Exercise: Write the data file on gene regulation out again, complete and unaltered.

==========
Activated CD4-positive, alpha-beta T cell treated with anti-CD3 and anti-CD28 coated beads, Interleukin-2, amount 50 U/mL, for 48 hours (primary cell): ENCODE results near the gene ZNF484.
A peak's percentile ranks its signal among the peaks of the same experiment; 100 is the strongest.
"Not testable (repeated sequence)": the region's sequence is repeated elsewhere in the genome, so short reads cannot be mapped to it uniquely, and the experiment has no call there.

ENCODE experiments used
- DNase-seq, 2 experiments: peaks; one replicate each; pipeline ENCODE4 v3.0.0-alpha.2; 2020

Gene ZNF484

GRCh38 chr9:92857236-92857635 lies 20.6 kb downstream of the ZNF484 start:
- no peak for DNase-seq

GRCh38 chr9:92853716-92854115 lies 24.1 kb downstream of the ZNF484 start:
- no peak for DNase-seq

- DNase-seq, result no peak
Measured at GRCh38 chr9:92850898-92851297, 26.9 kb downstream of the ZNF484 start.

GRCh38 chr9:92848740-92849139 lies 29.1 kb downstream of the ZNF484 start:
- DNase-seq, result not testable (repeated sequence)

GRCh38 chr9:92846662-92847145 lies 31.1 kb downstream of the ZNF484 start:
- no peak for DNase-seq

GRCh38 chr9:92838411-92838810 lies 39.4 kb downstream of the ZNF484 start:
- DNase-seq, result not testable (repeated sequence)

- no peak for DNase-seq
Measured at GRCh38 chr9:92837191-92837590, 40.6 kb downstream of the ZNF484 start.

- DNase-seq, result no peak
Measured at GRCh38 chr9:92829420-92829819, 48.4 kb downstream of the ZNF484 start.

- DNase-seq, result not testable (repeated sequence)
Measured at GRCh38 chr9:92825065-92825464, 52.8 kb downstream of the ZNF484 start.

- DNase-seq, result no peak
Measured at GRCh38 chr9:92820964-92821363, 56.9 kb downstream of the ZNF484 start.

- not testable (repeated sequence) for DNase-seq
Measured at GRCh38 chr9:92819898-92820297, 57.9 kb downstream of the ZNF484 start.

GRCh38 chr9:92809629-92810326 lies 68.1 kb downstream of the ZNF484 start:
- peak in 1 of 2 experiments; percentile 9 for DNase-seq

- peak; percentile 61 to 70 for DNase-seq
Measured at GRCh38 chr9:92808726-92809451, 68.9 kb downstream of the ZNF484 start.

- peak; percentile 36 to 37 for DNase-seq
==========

Activated CD4-positive, alpha-beta T cell treated with anti-CD3 and anti-CD28 coated beads, Interleukin-2, amount 50 U/mL, for 48 hours (primary cell): ENCODE results near the gene ZNF484.
A peak's percentile ranks its signal among the peaks of the same experiment; 100 is the strongest.
"Not testable (repeated sequence)": the region's sequence is repeated elsewhere in the genome, so short reads cannot be mapped to it uniquely, and the experiment has no call there.

ENCODE experiments used
- DNase-seq, 2 experiments: peaks; one replicate each; pipeline ENCODE4 v3.0.0-alpha.2; 2020

Gene ZNF484

GRCh38 chr9:92857236-92857635 lies 20.6 kb downstream of the ZNF484 start:
- no peak for DNase-seq

GRCh38 chr9:92853716-92854115 lies 24.1 kb downstream of the ZNF484 start:
- no peak for DNase-seq

- DNase-seq, result no peak
Measured at GRCh38 chr9:92850898-92851297, 26.9 kb downstream of the ZNF484 start.

GRCh38 chr9:92848740-92849139 lies 29.1 kb downstream of the ZNF484 start:
- DNase-seq, result not testable (repeated sequence)

GRCh38 chr9:92846662-92847145 lies 31.1 kb downstream of the ZNF484 start:
- no peak for DNase-seq

GRCh38 chr9:92838411-92838810 lies 39.4 kb downstream of the ZNF484 start:
- DNase-seq, result not testable (repeated sequence)

- no peak for DNase-seq
Measured at GRCh38 chr9:92837191-92837590, 40.6 kb downstream of the ZNF484 start.

- DNase-seq, result no peak
Measured at GRCh38 chr9:92829420-92829819, 48.4 kb downstream of the ZNF484 start.

- DNase-seq, result not testable (repeated sequence)
Measured at GRCh38 chr9:92825065-92825464, 52.8 kb downstream of the ZNF484 start.

- DNase-seq, result no peak
Measured at GRCh38 chr9:92820964-92821363, 56.9 kb downstream of the ZNF484 start.

- not testable (repeated sequence) for DNase-seq
Measured at GRCh38 chr9:92819898-92820297, 57.9 kb downstream of the ZNF484 start.

GRCh38 chr9:92809629-92810326 lies 68.1 kb downstream of the ZNF484 start:
- peak in 1 of 2 experiments; percentile 9 for DNase-seq

- peak; percentile 61 to 70 for DNase-seq
Measured at GRCh38 chr9:92808726-92809451, 68.9 kb downstream of the ZNF484 start.

- peak; percentile 36 to 37 for DNase-seq